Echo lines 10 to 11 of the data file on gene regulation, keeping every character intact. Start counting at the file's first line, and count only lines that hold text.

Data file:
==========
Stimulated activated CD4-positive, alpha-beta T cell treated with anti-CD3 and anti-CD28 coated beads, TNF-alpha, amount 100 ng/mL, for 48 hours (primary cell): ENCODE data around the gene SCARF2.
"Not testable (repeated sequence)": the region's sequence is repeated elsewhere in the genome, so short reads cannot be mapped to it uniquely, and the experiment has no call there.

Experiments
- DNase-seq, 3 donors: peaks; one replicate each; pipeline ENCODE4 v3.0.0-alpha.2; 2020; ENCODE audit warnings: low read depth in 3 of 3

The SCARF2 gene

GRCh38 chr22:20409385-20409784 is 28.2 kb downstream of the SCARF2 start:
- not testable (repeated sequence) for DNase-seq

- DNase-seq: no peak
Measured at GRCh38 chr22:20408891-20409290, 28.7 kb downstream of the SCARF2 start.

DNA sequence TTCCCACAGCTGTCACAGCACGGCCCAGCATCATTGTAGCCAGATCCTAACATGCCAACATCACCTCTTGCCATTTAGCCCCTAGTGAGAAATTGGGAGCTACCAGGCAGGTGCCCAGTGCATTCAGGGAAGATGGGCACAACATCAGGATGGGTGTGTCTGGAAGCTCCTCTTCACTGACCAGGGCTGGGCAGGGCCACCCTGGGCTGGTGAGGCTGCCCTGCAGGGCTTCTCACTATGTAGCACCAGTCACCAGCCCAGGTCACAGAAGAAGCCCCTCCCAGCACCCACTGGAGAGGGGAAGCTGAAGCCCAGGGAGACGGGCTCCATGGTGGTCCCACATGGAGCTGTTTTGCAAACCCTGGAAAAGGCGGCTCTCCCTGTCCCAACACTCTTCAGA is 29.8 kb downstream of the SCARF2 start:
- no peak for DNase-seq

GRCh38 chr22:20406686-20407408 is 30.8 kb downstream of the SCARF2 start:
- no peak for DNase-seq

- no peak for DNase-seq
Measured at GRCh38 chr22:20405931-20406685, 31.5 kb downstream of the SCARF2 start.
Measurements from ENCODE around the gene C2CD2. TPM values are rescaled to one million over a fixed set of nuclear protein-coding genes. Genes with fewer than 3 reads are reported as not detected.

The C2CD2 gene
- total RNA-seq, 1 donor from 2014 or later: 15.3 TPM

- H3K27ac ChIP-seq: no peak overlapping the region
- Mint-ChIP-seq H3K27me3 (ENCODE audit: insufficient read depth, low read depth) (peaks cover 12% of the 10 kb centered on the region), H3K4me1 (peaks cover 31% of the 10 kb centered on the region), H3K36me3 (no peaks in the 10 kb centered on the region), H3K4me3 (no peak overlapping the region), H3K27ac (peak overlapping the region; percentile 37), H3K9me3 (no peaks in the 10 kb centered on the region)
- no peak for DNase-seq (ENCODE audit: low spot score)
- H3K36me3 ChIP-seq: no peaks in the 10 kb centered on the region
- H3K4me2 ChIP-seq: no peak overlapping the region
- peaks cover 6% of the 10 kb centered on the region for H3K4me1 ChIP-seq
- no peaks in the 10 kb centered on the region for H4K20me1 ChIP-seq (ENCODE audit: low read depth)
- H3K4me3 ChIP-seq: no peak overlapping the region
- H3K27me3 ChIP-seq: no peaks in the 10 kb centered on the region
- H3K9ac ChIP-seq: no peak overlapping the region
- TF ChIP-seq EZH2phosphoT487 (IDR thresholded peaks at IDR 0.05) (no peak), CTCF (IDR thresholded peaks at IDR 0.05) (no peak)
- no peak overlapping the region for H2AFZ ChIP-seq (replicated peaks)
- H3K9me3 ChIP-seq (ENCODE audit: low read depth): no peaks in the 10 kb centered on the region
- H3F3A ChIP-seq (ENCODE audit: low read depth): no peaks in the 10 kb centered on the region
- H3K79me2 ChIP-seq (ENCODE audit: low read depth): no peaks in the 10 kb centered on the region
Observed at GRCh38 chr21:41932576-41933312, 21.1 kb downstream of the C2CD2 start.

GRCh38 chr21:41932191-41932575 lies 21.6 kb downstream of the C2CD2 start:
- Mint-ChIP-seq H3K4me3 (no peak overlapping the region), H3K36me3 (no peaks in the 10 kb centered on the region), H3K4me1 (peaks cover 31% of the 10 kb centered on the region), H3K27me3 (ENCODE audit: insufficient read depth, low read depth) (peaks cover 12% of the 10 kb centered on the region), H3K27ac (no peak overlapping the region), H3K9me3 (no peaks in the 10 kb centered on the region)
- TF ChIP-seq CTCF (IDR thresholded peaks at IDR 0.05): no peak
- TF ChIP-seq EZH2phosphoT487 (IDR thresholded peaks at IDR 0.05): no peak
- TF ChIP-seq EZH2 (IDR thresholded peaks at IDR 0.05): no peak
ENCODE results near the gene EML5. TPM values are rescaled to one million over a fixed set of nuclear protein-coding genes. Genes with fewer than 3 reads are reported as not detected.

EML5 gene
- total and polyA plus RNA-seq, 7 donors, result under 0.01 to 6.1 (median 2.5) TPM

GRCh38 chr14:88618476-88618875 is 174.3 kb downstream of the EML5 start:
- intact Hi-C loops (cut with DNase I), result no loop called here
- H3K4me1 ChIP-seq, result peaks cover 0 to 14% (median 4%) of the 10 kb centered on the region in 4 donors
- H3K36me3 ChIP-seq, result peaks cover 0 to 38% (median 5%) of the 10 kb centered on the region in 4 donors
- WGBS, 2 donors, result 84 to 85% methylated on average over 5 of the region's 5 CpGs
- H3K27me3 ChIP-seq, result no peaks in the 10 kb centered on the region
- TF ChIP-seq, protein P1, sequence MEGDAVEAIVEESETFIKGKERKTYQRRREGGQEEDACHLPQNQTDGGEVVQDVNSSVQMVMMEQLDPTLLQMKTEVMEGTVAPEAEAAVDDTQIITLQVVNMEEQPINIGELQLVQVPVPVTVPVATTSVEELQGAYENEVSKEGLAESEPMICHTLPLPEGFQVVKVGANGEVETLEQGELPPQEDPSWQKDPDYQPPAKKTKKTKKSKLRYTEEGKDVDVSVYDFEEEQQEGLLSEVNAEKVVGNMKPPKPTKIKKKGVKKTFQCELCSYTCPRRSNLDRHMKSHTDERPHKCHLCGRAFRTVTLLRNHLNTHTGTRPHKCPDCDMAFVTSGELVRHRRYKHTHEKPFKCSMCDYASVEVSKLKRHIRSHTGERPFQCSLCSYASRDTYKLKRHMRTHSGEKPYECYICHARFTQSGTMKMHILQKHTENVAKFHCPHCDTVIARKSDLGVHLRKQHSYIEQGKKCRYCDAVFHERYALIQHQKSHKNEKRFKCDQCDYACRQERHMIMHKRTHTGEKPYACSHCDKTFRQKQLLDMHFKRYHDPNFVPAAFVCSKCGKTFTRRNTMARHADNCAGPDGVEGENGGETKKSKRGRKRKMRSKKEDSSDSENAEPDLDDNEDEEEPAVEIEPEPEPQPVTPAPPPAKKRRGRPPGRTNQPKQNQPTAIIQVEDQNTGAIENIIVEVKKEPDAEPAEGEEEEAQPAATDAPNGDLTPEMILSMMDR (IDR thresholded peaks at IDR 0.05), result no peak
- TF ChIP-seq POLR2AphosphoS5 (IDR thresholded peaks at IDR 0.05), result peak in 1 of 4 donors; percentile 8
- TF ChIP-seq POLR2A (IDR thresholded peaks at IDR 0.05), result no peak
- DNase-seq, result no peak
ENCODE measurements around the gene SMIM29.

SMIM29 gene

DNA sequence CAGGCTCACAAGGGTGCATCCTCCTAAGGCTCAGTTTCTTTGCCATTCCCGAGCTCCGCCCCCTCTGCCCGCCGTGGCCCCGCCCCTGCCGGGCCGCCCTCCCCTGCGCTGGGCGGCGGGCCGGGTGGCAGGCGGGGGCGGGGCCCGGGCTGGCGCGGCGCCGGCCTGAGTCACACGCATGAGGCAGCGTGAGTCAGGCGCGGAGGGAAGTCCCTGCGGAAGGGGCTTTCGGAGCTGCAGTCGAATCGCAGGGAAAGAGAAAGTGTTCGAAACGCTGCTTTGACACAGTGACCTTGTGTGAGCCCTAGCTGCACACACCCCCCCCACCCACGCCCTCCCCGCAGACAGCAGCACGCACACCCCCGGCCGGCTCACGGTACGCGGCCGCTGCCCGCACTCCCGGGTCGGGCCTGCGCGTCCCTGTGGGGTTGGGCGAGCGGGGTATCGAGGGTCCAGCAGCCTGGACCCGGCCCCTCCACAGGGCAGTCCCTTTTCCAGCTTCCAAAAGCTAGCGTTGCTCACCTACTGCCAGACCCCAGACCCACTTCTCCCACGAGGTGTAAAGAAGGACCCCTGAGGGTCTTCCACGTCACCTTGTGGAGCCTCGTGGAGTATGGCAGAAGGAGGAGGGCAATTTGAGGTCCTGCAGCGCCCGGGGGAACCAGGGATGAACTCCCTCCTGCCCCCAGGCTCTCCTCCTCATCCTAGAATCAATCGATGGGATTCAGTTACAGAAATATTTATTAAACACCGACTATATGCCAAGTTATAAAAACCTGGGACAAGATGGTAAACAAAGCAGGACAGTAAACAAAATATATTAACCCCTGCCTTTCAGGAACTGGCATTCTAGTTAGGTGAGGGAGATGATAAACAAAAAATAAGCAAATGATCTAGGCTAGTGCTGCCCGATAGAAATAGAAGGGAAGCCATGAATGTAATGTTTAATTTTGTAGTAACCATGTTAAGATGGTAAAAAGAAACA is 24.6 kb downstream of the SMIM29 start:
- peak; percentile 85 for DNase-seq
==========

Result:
DNA sequence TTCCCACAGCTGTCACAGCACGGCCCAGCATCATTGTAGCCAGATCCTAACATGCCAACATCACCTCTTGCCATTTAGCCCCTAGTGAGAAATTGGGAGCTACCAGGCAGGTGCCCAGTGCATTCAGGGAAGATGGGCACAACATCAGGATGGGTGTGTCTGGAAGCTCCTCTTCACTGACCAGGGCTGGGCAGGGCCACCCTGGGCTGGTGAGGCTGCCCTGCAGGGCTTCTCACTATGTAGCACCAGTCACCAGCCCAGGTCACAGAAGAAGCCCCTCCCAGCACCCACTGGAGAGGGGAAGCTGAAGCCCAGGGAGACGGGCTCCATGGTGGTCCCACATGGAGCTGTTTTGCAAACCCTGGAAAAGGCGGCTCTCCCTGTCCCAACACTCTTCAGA is 29.8 kb downstream of the SCARF2 start:
- no peak for DNase-seq